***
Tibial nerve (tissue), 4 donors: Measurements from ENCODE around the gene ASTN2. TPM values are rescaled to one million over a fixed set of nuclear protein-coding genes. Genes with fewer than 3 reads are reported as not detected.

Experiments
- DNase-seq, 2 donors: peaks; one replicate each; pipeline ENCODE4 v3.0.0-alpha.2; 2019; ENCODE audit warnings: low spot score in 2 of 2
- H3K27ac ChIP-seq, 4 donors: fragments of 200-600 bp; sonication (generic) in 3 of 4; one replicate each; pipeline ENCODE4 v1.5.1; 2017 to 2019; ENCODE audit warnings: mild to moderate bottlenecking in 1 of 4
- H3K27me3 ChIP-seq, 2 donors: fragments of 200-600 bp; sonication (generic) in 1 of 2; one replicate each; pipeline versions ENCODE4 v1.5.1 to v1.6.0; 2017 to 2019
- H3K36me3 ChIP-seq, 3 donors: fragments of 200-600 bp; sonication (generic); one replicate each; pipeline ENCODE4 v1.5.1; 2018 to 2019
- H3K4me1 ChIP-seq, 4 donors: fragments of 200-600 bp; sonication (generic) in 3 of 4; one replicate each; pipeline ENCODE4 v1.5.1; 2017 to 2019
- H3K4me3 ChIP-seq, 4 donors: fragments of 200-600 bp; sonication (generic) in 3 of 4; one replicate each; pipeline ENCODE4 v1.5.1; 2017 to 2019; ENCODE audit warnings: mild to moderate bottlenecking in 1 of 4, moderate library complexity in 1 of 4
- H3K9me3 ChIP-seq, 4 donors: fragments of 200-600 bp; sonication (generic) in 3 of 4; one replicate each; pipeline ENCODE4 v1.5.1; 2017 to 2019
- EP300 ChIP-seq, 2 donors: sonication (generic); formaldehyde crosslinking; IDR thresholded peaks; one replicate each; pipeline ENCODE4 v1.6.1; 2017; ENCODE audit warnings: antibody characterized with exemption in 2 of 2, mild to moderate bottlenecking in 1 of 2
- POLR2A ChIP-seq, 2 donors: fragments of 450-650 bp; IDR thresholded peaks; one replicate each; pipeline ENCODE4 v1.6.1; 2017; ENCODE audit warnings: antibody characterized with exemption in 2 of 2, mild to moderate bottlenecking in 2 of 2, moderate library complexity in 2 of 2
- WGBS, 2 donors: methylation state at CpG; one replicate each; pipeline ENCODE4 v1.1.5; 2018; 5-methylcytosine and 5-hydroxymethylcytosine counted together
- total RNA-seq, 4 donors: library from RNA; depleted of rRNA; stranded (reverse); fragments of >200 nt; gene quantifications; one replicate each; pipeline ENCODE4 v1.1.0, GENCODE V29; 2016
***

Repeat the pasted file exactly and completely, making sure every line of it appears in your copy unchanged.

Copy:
Tibial nerve (tissue), 4 donors: Measurements from ENCODE around the gene ASTN2. TPM values are rescaled to one million over a fixed set of nuclear protein-coding genes. Genes with fewer than 3 reads are reported as not detected.

Experiments
- DNase-seq, 2 donors: peaks; one replicate each; pipeline ENCODE4 v3.0.0-alpha.2; 2019; ENCODE audit warnings: low spot score in 2 of 2
- H3K27ac ChIP-seq, 4 donors: fragments of 200-600 bp; sonication (generic) in 3 of 4; one replicate each; pipeline ENCODE4 v1.5.1; 2017 to 2019; ENCODE audit warnings: mild to moderate bottlenecking in 1 of 4
- H3K27me3 ChIP-seq, 2 donors: fragments of 200-600 bp; sonication (generic) in 1 of 2; one replicate each; pipeline versions ENCODE4 v1.5.1 to v1.6.0; 2017 to 2019
- H3K36me3 ChIP-seq, 3 donors: fragments of 200-600 bp; sonication (generic); one replicate each; pipeline ENCODE4 v1.5.1; 2018 to 2019
- H3K4me1 ChIP-seq, 4 donors: fragments of 200-600 bp; sonication (generic) in 3 of 4; one replicate each; pipeline ENCODE4 v1.5.1; 2017 to 2019
- H3K4me3 ChIP-seq, 4 donors: fragments of 200-600 bp; sonication (generic) in 3 of 4; one replicate each; pipeline ENCODE4 v1.5.1; 2017 to 2019; ENCODE audit warnings: mild to moderate bottlenecking in 1 of 4, moderate library complexity in 1 of 4
- H3K9me3 ChIP-seq, 4 donors: fragments of 200-600 bp; sonication (generic) in 3 of 4; one replicate each; pipeline ENCODE4 v1.5.1; 2017 to 2019
- EP300 ChIP-seq, 2 donors: sonication (generic); formaldehyde crosslinking; IDR thresholded peaks; one replicate each; pipeline ENCODE4 v1.6.1; 2017; ENCODE audit warnings: antibody characterized with exemption in 2 of 2, mild to moderate bottlenecking in 1 of 2
- POLR2A ChIP-seq, 2 donors: fragments of 450-650 bp; IDR thresholded peaks; one replicate each; pipeline ENCODE4 v1.6.1; 2017; ENCODE audit warnings: antibody characterized with exemption in 2 of 2, mild to moderate bottlenecking in 2 of 2, moderate library complexity in 2 of 2
- WGBS, 2 donors: methylation state at CpG; one replicate each; pipeline ENCODE4 v1.1.5; 2018; 5-methylcytosine and 5-hydroxymethylcytosine counted together
- total RNA-seq, 4 donors: library from RNA; depleted of rRNA; stranded (reverse); fragments of >200 nt; gene quantifications; one replicate each; pipeline ENCODE4 v1.1.0, GENCODE V29; 2016